Skeptic News: 9/11, Billy TK sermons, Despicable Sue Grey and more

NZ Skeptics Newsletter

Welcome to the NZ Skeptics newsletter.

This week continues the level 4 lockdown in Auckland where I live. It’s been interesting to watch the numbers and we should be encouraged by the shape of the curve. But still, there are those niggling cases popping up. It does seem unlikely that we’ll be out of lockdown anytime soon.

I’m off for my second jab late this week, so will no doubt be looking forward to a couple of days having a sore arm. Still, it’s a small price to pay for the reassurance that if or when I encounter COVID I’ll be protected as much as is currently possible.

In the last newsletter I wrote you might remember I wrote about a complaint from Evorich. You’ll no doubt be surprised to learn that we’ve not heard anything further from them. Their 5 days deadline lapsed without further communication. Watch this space, I guess! 

Craig Shearer

9/11 20 year anniversary



Saturday this weekend marked the 20th Anniversary of 9/11 in the US. Of course, because of time zones it was Wednesday 12th September here in New Zealand when it happened, just after midnight. 

Memories are interesting things. I can call the exact place I was when I heard the news - driving to work just after 7am in Auckland. (I can also recall the exact place I was when I heard the news about the death of Princess Diana.)

9/11 conspiracy theories have abounded and were primarily promoted by the alt-right, many centered around how the buildings could not possibly have collapsed as they did without a controlled demolition, or explosives. Conspiracy theorists confidently displayed the Dunning/Kruger effect in their pronouncements on the topic.

It’s always been a good topic for skeptics to examine, and it certainly sheds light on how people think about such extremely out of the ordinary events. 

For an actual explanation on how the buildings collapsed, The Conversation did a good explainer.

The news we share

As I’ve written in the past, NZ Skeptics often receive comments in our inbox and people often criticise us for parroting the mainstream media (usually abbreviated to MSM). Recent commenters have criticised us for sharing articles from the BBC, amongst others.

Is this fair criticism? I think not. All sources of information (including NZ Skeptics) have their biases and political leanings, so are never free from error or presenting information in a purely objective fashion.

However, we do try to present credible sources only. 

There’s an interesting website, with an accompanying chart, that shows the major media outlets and how politically skewed they are, and the reliability of their content. It’s a fascinating snapshot of the state of the industry. You can take a look at the chart here.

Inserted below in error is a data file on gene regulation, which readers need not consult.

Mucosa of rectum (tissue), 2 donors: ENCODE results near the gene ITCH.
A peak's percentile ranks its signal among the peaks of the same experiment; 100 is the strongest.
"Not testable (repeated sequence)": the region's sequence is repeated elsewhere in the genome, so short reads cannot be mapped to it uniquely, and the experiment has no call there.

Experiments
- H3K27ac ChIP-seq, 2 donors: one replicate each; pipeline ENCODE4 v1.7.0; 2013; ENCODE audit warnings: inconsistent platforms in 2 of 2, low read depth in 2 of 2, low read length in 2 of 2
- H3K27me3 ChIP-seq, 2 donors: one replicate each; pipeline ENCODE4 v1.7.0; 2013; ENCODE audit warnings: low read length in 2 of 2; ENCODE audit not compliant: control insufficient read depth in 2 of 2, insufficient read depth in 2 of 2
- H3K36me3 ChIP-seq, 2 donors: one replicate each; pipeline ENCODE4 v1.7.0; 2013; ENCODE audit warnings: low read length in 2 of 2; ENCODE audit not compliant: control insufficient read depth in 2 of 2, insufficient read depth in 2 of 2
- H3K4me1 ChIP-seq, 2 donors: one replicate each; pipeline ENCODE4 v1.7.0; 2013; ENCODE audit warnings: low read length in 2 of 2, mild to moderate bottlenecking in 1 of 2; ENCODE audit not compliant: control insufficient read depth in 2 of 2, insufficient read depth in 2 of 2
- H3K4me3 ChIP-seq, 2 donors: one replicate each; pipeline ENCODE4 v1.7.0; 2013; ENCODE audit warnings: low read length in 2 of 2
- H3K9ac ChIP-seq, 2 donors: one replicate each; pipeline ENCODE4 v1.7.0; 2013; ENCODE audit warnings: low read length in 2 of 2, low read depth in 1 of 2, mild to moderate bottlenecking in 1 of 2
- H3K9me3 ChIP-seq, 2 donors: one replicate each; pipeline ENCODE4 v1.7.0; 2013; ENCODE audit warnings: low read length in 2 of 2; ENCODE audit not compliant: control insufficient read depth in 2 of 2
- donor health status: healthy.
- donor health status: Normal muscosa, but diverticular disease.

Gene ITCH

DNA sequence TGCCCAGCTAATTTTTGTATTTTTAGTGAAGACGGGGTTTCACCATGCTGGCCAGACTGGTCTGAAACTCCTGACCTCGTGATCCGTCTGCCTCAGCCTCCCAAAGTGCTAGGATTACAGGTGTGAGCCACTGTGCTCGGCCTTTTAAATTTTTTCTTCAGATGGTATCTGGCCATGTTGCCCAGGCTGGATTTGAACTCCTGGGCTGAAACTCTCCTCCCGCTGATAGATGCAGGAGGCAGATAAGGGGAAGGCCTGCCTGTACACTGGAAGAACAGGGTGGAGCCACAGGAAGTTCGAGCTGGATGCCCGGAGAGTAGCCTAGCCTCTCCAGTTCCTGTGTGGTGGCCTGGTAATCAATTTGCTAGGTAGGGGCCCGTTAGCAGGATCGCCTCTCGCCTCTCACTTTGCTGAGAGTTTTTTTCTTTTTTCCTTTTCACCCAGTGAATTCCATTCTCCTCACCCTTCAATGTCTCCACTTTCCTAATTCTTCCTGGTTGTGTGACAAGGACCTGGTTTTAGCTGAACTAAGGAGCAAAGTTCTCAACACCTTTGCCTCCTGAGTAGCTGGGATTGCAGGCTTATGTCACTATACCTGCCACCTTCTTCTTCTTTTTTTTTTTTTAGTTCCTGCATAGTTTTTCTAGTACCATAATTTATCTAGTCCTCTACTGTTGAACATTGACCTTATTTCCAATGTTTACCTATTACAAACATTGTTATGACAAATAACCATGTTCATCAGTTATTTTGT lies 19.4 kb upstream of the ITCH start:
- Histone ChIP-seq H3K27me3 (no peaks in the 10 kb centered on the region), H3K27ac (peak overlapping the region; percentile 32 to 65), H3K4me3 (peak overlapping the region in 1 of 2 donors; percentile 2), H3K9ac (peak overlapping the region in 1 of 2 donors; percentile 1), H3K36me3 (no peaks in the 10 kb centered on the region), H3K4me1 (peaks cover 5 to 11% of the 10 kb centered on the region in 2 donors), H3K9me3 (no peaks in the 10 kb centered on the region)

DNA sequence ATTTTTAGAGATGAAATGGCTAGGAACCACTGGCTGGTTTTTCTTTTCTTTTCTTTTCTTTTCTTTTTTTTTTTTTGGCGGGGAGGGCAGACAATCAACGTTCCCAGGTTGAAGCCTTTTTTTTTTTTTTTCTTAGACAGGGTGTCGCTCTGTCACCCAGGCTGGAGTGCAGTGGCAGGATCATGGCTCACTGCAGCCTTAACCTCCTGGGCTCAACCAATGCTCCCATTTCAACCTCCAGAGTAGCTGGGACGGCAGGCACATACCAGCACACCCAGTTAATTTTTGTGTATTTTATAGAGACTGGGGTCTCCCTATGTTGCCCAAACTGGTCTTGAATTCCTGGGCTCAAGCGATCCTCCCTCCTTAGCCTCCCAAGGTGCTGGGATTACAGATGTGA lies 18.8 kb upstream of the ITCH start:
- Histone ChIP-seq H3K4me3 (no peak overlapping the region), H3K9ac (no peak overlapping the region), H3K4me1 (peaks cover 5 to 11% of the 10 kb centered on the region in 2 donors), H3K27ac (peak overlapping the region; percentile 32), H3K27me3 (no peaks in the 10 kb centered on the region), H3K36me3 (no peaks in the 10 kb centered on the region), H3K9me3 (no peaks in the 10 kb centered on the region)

In our defence, the outlets we typically share are on the more reliable end of the spectrum, and mostly in the centre of the spectrum on the political bias axis. 

Speaking of political bias, there’s a perception out there that academia is full of left-wing liberal voices, and conservative voices are being “suppressed”. I came across a good video recently which nicely demolishes this argument.

Billy TK is a religious minister!

Billy Te Hakiha is in the news again. You’ll recall that he was recently arrested, with his “partner in crime” Vinny Eastwood, for violating the lockdown, and holding a protest. Billy and Vinny spent some time in jail, but are now out on bail awaiting trial. 

The bail conditions prevented them from communicating with each other, and prevented access to the internet. 

This past week, they appeared in court (virtually) and BIlly now has limited access to the internet again - because he’s a religious minister, and has now been allowed to resume his online “religious sermons”.

I took a quick look at his “sermon” he gave on Friday afternoon as a Facebook Live event (I guess sermons aren’t just restricted to Sunday church services anymore!). While referencing the bible, the parts I heard quickly pivoted to “freedoms”. 

“And what we’re having today in this new type of government system, we have an Egyptian type system… This new Egyptian system, the same system that’s  in the Bible here, that we’re talking about is that’s wanting to kill people, restrain them, take away their rights and freedoms is the same type that we have today imposing tyranny on us.”

I think maybe the judge was a little naïve to think that Billy wouldn’t use his sermons to just push his conspiracy theories. I wonder whether he’ll be monitored as to how he’s using these opportunities.

The despicable Sue Grey 

I’ve written in the past about Sue Grey, the lawyer and past candidate for The Outdoors Party. She’s an out and out conspiracy theorist and her Facebook page is a magnet for the most rabid anti-vaxxers.

Yesterday she posted about the tragic death of a young woman at an Auckland secondary school, claiming (without evidence) that the death was a result of the COVID vaccination.

The post has since been taken down after it was inundated with comments critical of Grey, but it’s been reported that the parents are extremely distressed by the posting, and have noted that their daughter’s death was not connected with vaccination. 

The contents of the post have been echoed around the world on various dodgy websites, and will likely continue to exist there.